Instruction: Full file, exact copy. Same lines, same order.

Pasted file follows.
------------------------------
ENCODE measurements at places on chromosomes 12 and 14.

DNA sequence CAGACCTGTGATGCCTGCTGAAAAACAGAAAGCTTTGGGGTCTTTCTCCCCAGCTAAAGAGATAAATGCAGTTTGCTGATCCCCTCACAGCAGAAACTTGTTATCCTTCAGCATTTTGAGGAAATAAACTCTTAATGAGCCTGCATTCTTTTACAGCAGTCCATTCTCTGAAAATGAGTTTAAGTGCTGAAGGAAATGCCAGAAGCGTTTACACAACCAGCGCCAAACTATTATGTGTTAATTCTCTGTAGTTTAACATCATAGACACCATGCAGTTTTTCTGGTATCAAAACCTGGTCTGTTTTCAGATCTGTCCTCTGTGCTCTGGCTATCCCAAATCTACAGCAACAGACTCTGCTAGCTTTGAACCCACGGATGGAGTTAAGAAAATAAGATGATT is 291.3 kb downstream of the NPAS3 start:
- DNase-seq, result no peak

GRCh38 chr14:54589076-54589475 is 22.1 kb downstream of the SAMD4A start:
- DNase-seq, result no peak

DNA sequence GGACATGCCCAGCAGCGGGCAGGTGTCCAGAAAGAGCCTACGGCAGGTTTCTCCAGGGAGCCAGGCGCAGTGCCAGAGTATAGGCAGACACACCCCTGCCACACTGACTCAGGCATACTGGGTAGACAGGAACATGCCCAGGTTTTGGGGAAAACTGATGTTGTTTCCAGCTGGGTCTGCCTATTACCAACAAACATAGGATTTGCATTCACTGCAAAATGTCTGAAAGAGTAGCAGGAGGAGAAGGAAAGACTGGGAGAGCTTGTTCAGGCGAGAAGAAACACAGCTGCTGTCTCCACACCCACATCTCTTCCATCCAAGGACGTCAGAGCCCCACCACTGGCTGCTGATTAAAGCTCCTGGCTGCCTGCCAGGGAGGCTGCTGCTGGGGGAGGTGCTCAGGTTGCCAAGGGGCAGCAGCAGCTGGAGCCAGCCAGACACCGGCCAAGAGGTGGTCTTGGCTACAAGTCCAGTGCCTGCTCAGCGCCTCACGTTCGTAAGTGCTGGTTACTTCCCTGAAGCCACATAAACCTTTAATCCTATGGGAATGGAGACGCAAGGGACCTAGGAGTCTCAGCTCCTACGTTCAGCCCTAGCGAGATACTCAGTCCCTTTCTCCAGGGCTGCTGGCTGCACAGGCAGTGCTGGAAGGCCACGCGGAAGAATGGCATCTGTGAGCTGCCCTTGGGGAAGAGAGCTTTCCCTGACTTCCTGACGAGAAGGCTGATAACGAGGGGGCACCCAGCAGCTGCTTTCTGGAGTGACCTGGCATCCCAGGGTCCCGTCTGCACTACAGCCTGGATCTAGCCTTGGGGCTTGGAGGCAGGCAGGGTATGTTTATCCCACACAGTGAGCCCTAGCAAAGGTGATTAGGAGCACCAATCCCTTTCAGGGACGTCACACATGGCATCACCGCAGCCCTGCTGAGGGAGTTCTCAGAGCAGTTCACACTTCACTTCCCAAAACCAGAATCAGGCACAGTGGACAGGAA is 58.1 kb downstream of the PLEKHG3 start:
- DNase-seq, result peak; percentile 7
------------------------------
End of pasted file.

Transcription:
ENCODE measurements at places on chromosomes 12 and 14.

DNA sequence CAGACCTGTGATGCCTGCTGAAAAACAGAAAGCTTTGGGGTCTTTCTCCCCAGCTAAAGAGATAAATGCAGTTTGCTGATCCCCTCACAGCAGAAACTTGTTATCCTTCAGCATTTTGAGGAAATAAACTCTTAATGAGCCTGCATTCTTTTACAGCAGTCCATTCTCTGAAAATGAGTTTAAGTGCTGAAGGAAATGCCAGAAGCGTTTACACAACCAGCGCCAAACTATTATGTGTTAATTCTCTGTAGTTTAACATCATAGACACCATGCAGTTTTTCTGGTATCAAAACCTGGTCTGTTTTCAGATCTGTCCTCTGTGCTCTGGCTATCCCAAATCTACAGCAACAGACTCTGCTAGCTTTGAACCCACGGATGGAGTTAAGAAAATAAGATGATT is 291.3 kb downstream of the NPAS3 start:
- DNase-seq, result no peak

GRCh38 chr14:54589076-54589475 is 22.1 kb downstream of the SAMD4A start:
- DNase-seq, result no peak

DNA sequence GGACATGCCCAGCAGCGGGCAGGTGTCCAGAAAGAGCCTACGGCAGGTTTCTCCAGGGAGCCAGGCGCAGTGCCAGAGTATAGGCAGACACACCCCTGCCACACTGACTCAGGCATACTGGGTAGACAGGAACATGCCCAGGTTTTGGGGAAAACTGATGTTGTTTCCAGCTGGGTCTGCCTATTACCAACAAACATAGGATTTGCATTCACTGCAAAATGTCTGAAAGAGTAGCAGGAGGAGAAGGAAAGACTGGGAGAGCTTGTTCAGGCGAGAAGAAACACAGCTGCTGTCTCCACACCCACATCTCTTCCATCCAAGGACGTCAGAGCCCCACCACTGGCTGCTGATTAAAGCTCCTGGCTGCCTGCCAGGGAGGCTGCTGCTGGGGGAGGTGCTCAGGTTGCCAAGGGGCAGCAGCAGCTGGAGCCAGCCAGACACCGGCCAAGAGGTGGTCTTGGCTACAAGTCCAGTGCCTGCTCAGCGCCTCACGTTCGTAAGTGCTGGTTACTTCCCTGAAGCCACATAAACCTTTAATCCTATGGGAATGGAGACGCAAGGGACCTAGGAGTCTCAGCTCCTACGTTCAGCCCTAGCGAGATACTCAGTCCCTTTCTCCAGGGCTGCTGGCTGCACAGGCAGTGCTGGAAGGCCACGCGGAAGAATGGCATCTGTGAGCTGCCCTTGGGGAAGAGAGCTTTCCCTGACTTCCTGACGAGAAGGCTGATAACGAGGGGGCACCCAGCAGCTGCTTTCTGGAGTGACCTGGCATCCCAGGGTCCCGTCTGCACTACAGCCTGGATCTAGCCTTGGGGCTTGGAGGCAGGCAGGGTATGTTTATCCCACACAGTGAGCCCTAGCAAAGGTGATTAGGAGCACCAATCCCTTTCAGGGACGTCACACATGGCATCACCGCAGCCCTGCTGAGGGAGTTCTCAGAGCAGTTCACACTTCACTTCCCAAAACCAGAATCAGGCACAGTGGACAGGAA is 58.1 kb downstream of the PLEKHG3 start:
- DNase-seq, result peak; percentile 7